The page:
NZ Asset Sales Policy Began On Wall Street

And another Kiwi gets it. Clutha river is also on the block for more destruction and dam building but what makes it clear in this article is that just like with the planned West coast seabed mining, fracking, Christchurch’s rebuilding monopoly of Fletcher all roads lead back to John Key’s connection with Wall street and his spectacular and suspect rise in NZ politics.

NZ Asset Sales Policy Began On Wall Street

By Lewis Verduyn

The Key government’s asset sales agenda is derived from the Washington Consensus – a set of Wall Street-driven policies that were pronounced dead after the global financial meltdown in 2008.[1] The New Zealand government, however, remains loyal to this failed ideology.

Why? The obvious link is Prime Minister John Key – a former investment banker for Merrill Lynch, the world’s largest brokerage failure.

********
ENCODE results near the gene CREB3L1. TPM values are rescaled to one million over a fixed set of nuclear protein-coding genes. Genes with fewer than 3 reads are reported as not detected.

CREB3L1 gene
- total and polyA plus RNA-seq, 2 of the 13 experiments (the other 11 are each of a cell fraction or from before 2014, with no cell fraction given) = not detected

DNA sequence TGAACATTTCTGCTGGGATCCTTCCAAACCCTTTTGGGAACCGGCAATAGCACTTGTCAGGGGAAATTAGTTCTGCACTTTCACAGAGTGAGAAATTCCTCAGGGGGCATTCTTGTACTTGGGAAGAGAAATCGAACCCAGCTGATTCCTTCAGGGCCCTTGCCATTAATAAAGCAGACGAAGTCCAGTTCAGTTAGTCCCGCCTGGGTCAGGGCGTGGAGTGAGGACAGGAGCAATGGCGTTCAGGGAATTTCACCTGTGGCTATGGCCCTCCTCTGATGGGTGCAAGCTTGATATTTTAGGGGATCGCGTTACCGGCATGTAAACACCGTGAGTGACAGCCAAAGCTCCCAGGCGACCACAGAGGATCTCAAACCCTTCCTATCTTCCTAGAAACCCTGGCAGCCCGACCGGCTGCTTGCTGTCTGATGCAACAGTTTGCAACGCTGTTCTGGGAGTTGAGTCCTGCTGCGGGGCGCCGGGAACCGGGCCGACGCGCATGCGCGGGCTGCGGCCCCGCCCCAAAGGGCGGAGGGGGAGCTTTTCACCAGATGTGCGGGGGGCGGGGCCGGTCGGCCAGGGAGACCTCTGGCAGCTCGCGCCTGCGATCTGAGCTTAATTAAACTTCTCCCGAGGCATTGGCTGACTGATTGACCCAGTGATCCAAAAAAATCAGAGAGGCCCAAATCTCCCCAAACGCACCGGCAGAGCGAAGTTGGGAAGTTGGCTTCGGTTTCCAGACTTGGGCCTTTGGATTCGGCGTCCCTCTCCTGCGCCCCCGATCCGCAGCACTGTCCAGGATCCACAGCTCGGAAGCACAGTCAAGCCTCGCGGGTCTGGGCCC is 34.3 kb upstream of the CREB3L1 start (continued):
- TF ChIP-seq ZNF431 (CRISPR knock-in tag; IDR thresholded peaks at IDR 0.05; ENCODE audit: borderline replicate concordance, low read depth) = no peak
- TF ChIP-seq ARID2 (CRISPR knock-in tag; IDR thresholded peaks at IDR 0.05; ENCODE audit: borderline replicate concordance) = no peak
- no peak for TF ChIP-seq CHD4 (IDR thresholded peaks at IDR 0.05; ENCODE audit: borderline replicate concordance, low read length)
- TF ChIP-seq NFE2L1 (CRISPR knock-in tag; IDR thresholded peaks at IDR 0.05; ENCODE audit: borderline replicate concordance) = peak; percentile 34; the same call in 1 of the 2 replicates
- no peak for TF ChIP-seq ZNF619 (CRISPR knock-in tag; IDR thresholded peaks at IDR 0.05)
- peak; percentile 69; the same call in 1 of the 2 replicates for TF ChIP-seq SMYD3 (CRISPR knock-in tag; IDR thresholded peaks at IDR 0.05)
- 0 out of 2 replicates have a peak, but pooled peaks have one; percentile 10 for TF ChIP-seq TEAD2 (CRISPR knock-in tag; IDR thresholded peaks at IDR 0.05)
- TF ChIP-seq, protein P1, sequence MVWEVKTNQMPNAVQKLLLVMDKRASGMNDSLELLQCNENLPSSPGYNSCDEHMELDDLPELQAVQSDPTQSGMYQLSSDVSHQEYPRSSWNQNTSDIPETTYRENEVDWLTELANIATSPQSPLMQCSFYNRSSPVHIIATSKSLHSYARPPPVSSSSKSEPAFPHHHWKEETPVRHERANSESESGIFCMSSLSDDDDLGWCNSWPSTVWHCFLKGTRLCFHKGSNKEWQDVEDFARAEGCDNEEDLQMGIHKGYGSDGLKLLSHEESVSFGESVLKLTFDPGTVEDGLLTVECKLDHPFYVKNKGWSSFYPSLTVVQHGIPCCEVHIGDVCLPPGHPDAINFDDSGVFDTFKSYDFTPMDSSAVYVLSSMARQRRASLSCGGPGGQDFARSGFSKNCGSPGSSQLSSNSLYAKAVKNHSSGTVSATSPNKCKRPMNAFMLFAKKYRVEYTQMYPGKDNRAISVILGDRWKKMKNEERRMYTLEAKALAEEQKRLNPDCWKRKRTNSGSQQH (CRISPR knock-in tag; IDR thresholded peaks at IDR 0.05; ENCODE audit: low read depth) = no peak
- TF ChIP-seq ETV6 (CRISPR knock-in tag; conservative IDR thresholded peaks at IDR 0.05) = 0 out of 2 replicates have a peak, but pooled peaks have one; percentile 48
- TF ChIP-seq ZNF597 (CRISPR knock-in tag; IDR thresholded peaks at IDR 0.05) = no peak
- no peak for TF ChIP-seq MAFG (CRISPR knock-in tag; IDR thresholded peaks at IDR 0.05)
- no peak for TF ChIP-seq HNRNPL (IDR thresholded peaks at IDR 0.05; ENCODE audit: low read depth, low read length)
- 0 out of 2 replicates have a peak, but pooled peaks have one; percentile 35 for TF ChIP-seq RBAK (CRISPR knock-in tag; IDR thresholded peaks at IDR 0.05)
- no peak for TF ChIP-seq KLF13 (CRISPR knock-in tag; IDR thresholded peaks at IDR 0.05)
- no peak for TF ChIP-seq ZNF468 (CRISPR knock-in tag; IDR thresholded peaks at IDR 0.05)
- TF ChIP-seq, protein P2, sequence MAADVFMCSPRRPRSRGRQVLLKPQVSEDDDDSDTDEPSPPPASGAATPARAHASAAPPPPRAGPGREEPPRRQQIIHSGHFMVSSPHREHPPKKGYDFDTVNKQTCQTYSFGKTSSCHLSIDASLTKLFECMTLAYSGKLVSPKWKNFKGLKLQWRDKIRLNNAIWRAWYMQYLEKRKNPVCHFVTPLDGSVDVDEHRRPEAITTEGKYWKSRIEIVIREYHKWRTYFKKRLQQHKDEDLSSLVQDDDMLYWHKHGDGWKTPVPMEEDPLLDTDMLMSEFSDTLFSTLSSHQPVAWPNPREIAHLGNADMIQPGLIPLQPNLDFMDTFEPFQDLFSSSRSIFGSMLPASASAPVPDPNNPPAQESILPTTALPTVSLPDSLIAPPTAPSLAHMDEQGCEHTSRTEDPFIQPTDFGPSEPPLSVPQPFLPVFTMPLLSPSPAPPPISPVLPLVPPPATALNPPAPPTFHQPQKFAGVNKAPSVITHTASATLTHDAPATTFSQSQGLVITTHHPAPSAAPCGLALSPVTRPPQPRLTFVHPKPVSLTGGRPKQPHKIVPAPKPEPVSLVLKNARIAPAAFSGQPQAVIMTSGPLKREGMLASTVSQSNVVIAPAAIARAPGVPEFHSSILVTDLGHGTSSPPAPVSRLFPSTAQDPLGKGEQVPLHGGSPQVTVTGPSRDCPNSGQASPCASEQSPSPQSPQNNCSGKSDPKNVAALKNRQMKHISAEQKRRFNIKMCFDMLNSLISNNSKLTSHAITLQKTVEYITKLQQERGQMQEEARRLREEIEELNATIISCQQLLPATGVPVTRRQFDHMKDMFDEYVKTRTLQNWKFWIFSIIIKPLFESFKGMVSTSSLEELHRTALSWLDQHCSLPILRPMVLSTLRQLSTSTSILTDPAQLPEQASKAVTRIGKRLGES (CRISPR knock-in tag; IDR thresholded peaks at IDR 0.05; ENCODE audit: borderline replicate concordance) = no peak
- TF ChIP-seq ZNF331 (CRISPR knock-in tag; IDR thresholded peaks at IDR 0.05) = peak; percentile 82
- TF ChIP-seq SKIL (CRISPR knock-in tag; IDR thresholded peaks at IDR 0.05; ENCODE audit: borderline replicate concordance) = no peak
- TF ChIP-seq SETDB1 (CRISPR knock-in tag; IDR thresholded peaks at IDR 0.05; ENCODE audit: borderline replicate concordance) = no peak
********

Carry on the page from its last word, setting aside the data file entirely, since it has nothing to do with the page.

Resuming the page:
In most other countries, state asset sales have become a last resort on the road to poverty and ruin, but for the Key government, asset sales are “business as usual.” [2]

So what’s really behind asset sales?
All wealth extraction is facilitated by international and national economic policies, coupled with the private banking system, which together deliver benefits to the financial elite by transferring wealth upward within and between nations.

The state asset sales policy is just one of several reforms under the Washington Consensus, a set of monetary and economic policies designed to allow: the privatization of public resources and utilities, the removal of barriers to foreign investment and ownership, the sale of state assets, trade liberalization, deregulation, the lowering of business taxes, and cuts to public services.[3]

These “free market” reforms are collectively termed neoliberalism.[4] Simply, they provide big business with improved legal access to markets and assets worldwide.

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